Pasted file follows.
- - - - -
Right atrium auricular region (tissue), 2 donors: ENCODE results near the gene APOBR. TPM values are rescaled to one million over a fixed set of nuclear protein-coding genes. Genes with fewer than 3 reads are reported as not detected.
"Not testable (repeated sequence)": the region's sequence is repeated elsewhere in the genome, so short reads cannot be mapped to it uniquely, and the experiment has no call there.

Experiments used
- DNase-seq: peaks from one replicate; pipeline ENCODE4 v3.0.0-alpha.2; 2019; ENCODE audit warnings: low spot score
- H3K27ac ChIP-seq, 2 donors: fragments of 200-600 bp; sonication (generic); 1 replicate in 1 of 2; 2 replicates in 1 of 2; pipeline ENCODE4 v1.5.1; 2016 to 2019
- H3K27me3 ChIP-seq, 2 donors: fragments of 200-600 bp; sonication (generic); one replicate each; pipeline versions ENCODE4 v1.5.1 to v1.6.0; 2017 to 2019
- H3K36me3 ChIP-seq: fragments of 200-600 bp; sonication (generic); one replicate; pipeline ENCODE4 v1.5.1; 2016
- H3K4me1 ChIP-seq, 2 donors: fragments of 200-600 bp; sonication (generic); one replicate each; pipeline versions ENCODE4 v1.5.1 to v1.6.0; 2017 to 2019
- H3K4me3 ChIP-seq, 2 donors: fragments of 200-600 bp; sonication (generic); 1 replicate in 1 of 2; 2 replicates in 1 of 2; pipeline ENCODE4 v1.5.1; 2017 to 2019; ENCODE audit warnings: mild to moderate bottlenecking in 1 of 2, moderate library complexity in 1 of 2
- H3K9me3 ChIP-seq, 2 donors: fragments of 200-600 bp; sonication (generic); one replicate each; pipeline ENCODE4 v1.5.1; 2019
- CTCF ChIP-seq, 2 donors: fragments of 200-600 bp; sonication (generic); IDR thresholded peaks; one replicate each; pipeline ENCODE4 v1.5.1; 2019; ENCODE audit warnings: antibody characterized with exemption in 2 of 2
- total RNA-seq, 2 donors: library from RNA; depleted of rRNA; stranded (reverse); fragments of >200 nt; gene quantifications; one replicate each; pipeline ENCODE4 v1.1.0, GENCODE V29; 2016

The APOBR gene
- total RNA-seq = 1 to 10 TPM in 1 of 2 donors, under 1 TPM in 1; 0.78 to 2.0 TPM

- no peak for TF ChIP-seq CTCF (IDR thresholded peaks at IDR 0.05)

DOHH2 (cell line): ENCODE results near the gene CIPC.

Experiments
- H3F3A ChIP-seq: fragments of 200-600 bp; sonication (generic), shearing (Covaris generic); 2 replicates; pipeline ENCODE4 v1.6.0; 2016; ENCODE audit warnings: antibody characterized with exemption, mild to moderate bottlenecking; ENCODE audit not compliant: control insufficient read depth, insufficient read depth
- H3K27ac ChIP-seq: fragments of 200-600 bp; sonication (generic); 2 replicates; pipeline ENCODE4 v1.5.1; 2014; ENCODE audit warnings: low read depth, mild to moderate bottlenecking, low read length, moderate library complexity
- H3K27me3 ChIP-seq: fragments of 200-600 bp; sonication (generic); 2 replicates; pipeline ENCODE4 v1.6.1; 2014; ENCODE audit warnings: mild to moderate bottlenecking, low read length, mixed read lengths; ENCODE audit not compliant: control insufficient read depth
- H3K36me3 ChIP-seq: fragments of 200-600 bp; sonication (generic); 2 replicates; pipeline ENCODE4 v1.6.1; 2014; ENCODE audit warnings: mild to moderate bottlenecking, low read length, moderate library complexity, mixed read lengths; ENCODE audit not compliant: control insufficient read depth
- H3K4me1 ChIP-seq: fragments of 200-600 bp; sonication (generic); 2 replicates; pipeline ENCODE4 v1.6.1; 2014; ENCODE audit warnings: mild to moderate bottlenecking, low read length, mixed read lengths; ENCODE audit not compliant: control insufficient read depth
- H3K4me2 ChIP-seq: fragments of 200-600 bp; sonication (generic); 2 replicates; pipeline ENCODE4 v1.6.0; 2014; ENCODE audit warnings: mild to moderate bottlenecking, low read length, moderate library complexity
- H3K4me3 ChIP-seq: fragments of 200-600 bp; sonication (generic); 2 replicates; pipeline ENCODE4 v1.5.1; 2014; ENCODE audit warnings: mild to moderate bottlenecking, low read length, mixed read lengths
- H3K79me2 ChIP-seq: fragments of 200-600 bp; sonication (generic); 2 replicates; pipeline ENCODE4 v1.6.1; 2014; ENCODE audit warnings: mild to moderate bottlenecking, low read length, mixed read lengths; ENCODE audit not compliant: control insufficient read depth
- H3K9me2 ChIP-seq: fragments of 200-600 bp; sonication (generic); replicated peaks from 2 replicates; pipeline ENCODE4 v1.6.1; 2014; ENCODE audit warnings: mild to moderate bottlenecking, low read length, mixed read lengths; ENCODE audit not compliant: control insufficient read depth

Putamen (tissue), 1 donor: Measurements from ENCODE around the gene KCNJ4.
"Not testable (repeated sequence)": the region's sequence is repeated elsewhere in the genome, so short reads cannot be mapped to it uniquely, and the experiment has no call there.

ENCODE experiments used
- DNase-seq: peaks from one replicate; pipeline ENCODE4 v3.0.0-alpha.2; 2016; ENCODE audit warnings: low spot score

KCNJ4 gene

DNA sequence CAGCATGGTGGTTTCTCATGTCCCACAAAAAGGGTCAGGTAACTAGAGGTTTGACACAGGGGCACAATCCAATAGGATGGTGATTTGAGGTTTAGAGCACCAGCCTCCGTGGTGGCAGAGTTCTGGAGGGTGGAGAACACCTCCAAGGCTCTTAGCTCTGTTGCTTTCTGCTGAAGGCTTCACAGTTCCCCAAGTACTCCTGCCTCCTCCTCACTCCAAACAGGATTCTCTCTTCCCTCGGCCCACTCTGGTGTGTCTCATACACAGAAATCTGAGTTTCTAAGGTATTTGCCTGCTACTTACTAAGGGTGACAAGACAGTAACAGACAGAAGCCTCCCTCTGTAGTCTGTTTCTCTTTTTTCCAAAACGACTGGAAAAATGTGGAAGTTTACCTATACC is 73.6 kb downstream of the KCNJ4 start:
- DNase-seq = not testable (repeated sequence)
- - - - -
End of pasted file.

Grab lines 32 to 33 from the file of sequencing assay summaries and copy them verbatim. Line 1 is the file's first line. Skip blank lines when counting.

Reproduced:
DNA sequence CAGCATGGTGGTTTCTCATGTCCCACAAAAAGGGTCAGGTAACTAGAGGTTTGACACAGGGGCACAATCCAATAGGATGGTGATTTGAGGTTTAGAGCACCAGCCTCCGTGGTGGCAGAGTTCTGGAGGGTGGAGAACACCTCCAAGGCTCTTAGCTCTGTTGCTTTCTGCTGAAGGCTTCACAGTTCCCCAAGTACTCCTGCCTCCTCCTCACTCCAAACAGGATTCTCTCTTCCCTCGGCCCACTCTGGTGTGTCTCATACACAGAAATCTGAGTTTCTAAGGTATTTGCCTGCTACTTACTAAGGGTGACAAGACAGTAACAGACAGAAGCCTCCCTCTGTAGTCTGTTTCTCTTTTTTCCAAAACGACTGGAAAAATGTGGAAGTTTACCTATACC is 73.6 kb downstream of the KCNJ4 start:
- DNase-seq = not testable (repeated sequence)